An alternative New Zealand Jewish group says it's "horrified" by comments made about the Israel-Palestine conflict at NZ's first annual hui to combat terrorism.
Muslim community members walked out of the inaugural hui in Christchurch on Tuesday, after NZ Jewish Council spokesperson Juliet Moses said leaders needed to be consistent in censuring terrorism.
"We need to hear leaders condemn all support for terrorism and all terrorism equally whatever the source, target and circumstances, and even when it is not politically expedient to do so," she said in a speech.
"Hezbollah and Hamas, their military wings are proscribed terror organisations in New Zealand but we saw a rally in support of Hezbollah on Queen St in 2018."
Some members of the crowd responded by shouting "free Palestine" before walking out of the hui. Alternative Jewish Voices says it's "saddened to hear such a kaupapa has been disrespected".
"We are, additionally, horrified to hear Jewish Council spokesperson Juliet Moses double down on her claim that she was expressing the sentiment of our national Jewish community," the organisation said in a statement.
It was "wrong" to use the hui for such statements, it said.
"We feel for those who have been hurt but we are heartened to hear that the hui will continue with its mission.
"Such statements are wrong, period; and it was additionally wrong to bring those politics into the anti-terrorism venue in particular."
Gamal Fouda, the Imam of the Al Noor Mosque targeted in the 2019 Christchurch attacks, said on Facebook the comments stereotyped "New Zealand Muslims of supporting terrorism".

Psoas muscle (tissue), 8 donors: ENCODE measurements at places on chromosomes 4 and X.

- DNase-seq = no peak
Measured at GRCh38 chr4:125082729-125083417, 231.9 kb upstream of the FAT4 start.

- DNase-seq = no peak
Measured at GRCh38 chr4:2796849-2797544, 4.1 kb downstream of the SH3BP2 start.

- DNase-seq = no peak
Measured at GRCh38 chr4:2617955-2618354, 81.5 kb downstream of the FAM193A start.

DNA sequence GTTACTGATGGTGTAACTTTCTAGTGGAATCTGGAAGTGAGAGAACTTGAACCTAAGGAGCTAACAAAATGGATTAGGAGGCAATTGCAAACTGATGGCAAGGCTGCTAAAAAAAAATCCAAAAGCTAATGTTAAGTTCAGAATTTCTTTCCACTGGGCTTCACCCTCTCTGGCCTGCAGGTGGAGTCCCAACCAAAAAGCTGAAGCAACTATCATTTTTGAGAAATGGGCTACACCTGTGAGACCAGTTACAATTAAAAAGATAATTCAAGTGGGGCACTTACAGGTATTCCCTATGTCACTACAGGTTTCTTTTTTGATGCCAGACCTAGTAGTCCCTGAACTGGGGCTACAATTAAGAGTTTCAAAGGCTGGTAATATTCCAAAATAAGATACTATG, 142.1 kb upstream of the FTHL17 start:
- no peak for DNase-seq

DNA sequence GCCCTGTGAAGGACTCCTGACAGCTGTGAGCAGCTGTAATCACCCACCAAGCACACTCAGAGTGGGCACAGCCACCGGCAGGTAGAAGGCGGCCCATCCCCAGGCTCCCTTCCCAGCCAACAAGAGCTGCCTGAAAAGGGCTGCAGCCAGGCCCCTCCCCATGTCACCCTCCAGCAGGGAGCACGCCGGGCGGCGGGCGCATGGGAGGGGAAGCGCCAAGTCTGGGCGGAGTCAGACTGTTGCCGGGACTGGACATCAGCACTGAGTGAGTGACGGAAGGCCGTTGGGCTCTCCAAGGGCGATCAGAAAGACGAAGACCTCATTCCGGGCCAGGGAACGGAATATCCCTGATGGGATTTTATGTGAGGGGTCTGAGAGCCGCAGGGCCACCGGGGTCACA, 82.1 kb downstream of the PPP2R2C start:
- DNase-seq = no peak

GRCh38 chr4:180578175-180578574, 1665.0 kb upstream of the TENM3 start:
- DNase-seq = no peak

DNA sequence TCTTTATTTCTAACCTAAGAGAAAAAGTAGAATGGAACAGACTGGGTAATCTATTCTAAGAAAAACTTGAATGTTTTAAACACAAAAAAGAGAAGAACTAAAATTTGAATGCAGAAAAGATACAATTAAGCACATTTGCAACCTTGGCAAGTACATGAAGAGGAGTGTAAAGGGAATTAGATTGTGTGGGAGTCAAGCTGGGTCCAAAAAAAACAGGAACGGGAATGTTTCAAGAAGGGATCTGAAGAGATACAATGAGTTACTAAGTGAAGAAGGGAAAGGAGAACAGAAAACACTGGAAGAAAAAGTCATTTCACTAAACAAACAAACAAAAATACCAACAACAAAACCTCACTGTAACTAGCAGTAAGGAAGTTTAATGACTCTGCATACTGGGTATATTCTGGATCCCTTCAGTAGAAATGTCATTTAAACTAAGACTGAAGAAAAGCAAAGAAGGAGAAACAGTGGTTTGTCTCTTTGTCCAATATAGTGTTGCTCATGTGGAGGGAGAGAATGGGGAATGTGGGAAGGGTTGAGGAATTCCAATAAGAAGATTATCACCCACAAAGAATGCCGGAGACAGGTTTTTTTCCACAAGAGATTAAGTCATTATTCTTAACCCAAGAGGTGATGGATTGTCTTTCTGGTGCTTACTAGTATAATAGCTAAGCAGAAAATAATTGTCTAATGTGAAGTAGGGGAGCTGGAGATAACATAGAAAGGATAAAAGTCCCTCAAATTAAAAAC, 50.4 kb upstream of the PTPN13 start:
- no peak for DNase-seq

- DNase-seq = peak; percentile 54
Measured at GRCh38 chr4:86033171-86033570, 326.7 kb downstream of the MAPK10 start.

Politicians have also weighed in, including National MP Simon Bridges.
"@JulietMosesNZ shouted at with 'free Palestine' etc when making moderate points on a panel at Govt Hui on countering terrorism and violent extremism," he said on Twitter. "Several protest and leave. While it was only a minority, it's a shame to see at a forum on tolerance."
But Green MP Golriz Ghahraman described the comments as "shameful".
"It's wrong to suggest Muslim communities standing with Palestinians are automatically responsible for and answerable for Hezbollah and Hamas," she said in a tweet. "It's offensive and has no place here."
Bronwyn Hayward, a politics professor from the University of Canterbury, said she too walked out of the hui and believed a "more thoughtful" way was needed to have such conversations.
Palestine Solidarity Network Aotearoa chair John Minto described it as an "opportunistic attack".
"Moses is tone-deaf to Islamophobia and anti-Arab and Anti-Palestinian racism," he said in a statement.
Later on Tuesday, Moses shared an extract of her speech on Twitter to clarify her comments.
"I never mentioned Israel or Palestine. I expressed concern about a 2018 Hezbollah rally on Queen St.
"Many others at the conference agreed. As do my Iranian refugee friends."
The hui continues in Christchurch on Wednesday. An annual counter-terrorism hui was one of 44 recommendations made by the Royal Commission of Inquiry into the 2019 mosque attacks.